BOB GOSFORD | December 23, 2014 | ART | |

What to do with that leftover bottle of cheap champagne …

First, you will drink all your good champagne. And any other alcohol worth drinking. You know that over the next two weeks not only is this highly possible but really is quite likely.

Then, after a few days and nights of a surfeit of food and drink, you will wake on Boxing Day (so called because, at least in these parts, that’s when the boxing happens) or New Year’s Day and be in sore need of a drink.

BOB GOSFORD | December 22, 2014 | NORTHERN DEVELOPMENT | 1 |

A waterspout for Christmas …

I was up early this morning to see if I could catch some interesting light among the rainstorms and clouds prowling around Darwin. I came across a very nice little rain cell offshore from the Darwin Ski Club but just as I arrived I looked at the edge of the cell and noticed this lovely waterspout.

BOB GOSFORD | November 15, 2014 | AUSTRALIAN POLITICS | 1 |

A Territory Testamentary Tale

This is a guest post from Darwin-based lawyer and legal academic Ken Parish, originally published at the website of Parish McCulloch.

A Northern Territory Supreme Court decision handed down on Wednesday provides a wistful postscript to the life of a great eccentric territory character as well as a salutary warning to aspiring DIY will drafters.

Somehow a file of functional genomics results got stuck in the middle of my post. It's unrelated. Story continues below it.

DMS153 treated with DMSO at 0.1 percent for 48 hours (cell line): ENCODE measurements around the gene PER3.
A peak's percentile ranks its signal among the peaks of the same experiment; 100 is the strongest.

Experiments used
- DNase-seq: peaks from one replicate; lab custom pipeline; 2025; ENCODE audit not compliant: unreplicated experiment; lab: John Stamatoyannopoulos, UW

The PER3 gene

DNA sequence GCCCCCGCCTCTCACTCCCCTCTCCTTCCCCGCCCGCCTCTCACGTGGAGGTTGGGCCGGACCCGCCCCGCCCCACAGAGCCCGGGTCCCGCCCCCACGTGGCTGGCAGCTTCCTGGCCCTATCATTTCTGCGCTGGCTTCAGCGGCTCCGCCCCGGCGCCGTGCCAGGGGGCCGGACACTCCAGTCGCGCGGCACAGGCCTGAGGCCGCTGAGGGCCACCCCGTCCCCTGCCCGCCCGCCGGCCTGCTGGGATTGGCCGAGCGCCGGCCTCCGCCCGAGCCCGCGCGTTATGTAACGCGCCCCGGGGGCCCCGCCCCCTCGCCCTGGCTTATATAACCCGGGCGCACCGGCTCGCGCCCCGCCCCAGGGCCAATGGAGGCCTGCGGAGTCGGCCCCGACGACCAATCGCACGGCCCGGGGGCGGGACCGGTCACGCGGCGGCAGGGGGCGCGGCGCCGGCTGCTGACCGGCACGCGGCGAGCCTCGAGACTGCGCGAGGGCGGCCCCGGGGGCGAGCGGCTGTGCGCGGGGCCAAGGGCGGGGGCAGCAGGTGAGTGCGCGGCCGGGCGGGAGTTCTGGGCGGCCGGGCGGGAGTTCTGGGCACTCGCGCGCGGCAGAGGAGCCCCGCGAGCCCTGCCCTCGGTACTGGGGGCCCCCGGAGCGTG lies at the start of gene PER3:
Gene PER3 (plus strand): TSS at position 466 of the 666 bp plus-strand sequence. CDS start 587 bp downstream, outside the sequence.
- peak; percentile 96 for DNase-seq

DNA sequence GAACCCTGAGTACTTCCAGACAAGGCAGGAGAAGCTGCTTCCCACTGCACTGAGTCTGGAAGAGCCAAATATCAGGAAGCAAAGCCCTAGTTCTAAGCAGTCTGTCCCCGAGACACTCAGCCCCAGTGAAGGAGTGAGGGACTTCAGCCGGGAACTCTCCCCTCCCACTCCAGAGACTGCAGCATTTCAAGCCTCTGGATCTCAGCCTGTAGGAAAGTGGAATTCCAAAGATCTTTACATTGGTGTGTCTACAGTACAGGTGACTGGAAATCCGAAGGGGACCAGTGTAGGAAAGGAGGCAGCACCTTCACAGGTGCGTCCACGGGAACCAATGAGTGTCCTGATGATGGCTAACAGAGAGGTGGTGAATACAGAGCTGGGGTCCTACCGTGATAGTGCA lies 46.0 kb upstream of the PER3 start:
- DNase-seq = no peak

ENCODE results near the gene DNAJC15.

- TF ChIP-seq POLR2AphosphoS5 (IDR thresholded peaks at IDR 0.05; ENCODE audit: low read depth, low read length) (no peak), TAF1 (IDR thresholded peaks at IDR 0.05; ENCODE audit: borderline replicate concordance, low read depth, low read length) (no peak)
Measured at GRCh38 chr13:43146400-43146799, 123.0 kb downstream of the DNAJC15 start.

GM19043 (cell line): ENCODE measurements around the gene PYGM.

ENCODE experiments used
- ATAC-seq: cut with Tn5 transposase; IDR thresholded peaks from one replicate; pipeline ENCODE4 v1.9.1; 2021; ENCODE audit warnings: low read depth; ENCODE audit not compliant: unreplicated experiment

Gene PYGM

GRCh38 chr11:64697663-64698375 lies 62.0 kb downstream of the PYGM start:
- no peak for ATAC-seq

Andrew McMillan was the self-styled Hunter S Thompson of the Northern Territory. A well-known author, journalist and erstwhile musician, his books included Strict Rules (which dealt with the 1986 Warumpi Band/Midnight Oil tour), Death in Dili, Catalina Dreaming and the award-winning An Intruder’s Guide to East Arnhem Land.

BOB GOSFORD | November 07, 2014 | ABORIGINAL & ISLANDER ART | 1 |

“Kabindi-kebdjirrkkan kurebeh kondabeh” – understanding Township Leasing in the NT

This is a guest post from Murray Garde. You can see his thoughts about local hand-sign language here.

This piece was originally posted in the October edition of Land Rights News, published by the Northern Land Council. 

BOB GOSFORD | November 05, 2014 | ANIMALS | |

Getting the names right. Adventures with sand goanna nomenclature in central Australia

This is a guest post by  linguist and ethnobiologist Dr. Myfany Turpin that was originally published at the Endangered Languages and Cultures website.

The names for ‘sand goanna’ (Varanus gouldii) in the languages of areas where they are found often correspond to two ethnospecies.

Photographed here are the small arlewatyerre and the large aremaye, both from near Barrow Creek, NT, as they are called in Arandic languages (Arrernte, Kaytetye, Anmatyerr and Alyawarr).

On this day my companions successfully hunted both in close proximity, so I thought I’d see if there were differences in the scientific taxonomy that could improve my translations of ‘small sand goanna’ and ‘large sand goanna’ respectively.